When micro does macro: the UL Microform Section

The MCF reel containing the Oct. 12, 1898 to Oct. 1999 issues  of the Manila Times

The MCF reel containing the Oct. 12, 1898 to Oct. 1999 issues
of the Manila Times

Text and images by Benito V. Sanvictores Jr.

(November-December)—When you thought every information you need is in the web, think again.

The Microforms Section of the University of the Philippines (UP) Main Library contains information “you will not find online,” Grace Tabiendo, Media Services Head, said.

With a collection of 12,975 reels of microfilms (MCF) and 600 plates of microfiches in a wide array of subjects, the section provides information to an average of 10,000 users per year. Located in the basement of the library, the section houses Philippine government documents, Filipiniana rare books, theses, dissertations, newspapers, periodicals and vernacular materials, as well as foreign publications.

Microfilms and microfiche are films containing photographic records of printed materials on a reduced scale. Their main difference is storage – microfilms are film strips rolled in reels and placed in boxes while microfiche are flat sheet films or plates, mostly about the size of a 5 x 6 inch index card, and placed in envelopes.

The first edition of the MCF was invented in 1839 but its commercial production began only in the 1850s. The microfiche and the first microfiche reader however, were only invented in the 1960s.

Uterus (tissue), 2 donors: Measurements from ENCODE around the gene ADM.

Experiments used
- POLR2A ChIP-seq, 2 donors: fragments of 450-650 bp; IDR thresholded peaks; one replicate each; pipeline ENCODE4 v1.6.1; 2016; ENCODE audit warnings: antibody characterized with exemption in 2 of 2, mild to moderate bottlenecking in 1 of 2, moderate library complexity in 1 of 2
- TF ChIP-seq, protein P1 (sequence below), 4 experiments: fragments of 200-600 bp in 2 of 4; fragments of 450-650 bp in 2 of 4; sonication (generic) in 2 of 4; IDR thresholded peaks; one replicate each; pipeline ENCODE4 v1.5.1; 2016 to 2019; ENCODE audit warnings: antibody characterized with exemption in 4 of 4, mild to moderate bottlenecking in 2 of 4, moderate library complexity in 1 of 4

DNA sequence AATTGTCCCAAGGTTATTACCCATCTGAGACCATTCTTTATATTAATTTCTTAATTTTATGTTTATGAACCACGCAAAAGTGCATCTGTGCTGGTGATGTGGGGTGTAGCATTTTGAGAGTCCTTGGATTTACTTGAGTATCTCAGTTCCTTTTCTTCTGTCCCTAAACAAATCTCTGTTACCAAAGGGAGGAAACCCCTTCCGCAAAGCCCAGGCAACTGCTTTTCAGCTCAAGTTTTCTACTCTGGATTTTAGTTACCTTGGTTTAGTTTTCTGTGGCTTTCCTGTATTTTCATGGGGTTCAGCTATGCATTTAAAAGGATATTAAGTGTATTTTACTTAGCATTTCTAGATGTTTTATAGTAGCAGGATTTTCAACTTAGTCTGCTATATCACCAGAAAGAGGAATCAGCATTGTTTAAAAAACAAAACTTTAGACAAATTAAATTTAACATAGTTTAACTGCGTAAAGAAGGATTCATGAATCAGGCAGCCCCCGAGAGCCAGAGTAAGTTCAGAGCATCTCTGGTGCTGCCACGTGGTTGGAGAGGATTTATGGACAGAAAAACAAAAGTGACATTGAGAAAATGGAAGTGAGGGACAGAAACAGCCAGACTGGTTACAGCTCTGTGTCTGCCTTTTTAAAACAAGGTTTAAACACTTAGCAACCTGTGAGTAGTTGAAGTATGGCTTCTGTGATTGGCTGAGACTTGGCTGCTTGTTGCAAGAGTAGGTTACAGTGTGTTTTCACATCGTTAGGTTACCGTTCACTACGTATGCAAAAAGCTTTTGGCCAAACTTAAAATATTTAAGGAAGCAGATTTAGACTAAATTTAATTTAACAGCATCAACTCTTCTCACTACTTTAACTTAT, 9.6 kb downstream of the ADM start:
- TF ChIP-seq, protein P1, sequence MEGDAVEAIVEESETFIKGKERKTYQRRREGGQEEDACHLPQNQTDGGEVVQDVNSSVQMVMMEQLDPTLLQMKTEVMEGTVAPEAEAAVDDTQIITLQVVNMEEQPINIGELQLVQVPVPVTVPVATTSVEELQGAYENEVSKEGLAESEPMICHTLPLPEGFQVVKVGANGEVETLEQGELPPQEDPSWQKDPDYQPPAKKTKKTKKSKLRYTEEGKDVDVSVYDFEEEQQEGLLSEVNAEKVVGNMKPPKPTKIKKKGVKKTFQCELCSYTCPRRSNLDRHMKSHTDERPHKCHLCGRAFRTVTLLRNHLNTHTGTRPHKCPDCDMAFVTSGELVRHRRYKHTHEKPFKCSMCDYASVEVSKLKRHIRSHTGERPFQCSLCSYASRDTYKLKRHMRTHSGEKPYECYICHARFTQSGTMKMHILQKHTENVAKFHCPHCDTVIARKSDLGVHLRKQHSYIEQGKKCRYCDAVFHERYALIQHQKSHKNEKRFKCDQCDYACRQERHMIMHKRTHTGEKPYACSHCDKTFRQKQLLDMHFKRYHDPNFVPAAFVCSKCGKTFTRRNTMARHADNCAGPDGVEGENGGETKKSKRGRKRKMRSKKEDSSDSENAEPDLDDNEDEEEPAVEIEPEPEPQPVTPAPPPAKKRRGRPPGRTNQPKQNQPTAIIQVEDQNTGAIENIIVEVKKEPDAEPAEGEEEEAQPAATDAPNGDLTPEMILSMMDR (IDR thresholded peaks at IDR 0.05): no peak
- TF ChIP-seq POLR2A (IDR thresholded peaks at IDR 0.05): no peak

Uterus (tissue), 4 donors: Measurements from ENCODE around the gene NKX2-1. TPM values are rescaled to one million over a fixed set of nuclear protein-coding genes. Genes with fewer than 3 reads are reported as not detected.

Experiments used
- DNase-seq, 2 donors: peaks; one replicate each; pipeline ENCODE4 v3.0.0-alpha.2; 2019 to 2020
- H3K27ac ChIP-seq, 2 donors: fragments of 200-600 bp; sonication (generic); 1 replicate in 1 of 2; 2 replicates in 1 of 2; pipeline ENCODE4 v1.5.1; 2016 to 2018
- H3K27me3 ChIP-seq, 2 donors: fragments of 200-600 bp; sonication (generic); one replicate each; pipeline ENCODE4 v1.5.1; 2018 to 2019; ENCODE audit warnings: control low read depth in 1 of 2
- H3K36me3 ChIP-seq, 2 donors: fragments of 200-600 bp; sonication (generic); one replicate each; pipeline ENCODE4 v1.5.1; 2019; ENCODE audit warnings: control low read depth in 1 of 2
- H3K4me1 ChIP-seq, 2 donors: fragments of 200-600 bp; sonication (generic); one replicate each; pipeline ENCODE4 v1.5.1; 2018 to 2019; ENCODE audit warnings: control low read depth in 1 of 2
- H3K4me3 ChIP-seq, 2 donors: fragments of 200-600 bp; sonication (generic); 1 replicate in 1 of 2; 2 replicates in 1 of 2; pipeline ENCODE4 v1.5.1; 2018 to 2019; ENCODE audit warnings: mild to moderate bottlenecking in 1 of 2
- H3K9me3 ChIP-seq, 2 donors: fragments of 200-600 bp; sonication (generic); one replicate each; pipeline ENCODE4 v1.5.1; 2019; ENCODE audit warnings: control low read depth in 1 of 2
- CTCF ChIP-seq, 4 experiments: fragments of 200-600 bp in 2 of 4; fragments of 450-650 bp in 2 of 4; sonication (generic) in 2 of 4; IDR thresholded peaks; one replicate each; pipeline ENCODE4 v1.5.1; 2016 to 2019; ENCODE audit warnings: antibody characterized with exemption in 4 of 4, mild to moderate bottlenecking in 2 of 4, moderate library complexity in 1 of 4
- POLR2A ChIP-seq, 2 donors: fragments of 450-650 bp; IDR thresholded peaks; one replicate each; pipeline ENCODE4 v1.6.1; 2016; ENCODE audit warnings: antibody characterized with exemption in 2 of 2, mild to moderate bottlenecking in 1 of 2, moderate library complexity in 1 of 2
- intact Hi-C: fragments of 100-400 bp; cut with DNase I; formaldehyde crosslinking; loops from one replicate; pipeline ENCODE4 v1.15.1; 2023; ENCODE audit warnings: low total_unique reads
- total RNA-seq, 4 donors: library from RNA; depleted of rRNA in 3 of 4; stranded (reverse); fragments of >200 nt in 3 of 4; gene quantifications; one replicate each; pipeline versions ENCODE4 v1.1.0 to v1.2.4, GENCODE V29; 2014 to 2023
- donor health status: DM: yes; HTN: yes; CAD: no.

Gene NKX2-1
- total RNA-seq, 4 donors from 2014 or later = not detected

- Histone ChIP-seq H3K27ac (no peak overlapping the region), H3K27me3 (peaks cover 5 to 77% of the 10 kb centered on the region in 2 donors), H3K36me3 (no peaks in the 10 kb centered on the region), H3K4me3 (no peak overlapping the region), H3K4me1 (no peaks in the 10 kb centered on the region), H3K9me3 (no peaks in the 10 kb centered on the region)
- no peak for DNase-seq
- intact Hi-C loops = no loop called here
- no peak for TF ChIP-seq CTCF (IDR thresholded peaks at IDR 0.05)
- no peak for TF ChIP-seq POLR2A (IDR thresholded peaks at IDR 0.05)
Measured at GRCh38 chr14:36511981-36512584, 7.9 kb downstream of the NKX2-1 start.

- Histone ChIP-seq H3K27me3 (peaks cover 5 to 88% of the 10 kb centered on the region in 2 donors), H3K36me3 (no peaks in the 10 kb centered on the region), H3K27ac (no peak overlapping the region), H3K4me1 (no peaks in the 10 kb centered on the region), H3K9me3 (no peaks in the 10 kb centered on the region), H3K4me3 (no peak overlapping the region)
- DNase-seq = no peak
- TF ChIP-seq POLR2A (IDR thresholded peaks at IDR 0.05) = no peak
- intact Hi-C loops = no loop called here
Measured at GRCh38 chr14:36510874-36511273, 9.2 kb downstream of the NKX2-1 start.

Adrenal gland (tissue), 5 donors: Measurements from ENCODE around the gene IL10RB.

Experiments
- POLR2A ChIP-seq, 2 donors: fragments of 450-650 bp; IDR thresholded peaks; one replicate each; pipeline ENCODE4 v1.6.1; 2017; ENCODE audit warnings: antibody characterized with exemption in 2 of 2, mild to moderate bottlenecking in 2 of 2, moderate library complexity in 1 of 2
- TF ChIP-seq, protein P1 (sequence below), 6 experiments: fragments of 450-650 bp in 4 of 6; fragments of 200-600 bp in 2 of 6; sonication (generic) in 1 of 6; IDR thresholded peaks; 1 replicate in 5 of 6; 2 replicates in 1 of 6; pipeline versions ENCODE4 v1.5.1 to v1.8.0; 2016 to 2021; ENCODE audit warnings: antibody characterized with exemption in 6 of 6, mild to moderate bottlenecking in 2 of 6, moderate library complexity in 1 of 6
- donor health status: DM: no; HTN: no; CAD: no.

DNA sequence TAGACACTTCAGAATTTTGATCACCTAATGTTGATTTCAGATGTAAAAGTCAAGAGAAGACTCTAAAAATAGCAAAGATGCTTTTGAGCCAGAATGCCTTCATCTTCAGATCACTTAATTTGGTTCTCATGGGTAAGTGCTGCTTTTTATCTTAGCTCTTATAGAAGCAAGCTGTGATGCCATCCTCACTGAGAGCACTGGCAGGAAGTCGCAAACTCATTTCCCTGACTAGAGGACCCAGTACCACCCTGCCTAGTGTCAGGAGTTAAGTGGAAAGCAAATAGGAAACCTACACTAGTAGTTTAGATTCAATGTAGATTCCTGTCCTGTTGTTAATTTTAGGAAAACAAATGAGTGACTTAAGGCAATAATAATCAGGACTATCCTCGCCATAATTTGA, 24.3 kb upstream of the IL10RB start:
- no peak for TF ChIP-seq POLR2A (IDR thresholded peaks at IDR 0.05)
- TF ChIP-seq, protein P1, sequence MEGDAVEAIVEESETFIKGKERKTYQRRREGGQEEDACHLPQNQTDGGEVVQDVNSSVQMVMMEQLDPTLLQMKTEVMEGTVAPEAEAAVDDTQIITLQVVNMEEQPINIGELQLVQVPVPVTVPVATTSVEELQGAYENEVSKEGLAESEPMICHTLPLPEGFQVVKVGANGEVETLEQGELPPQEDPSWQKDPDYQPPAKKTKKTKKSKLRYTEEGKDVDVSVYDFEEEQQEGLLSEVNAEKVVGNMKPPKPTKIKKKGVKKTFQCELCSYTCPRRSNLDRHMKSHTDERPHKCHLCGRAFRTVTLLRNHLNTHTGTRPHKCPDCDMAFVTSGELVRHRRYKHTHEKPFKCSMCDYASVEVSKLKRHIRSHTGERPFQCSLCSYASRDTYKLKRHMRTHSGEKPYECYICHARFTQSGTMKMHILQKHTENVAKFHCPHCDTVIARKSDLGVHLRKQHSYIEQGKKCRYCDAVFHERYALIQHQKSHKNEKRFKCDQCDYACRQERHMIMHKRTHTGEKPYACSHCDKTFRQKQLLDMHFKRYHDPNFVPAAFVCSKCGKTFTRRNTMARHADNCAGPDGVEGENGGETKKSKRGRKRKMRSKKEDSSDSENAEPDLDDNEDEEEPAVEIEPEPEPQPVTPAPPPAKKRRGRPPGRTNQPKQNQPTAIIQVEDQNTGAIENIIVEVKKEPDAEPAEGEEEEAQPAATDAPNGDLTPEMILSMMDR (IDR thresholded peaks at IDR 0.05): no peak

Government and historical documents. The section has the earliest issues of the Philippines’ oldest daily and weekly newspapers, Manila Times (MT) and Philippines Free Press (PFP), respectively. “We have the Oct. 12, 1898 MT issue and the Jan 20, 1907 PFP issue,” Tabiendo said. Although the collection of the two newspapers has minimal gaps in the early 1900s and World War II years, the volume of information is still a priceless tool for research and education.

Users interested in the Philippine Revolution can use the MCF rolls containing insurgent records from 1896 to 1901 with associated records of the United States War Department from 1900 to 1906. “These microfilms contain documents related to Jose Rizal, Emilio Aguinaldo, Andres Bonifacio and Artemio Ricarte, among other heroes associated with the Revolution,” Tabiendo said.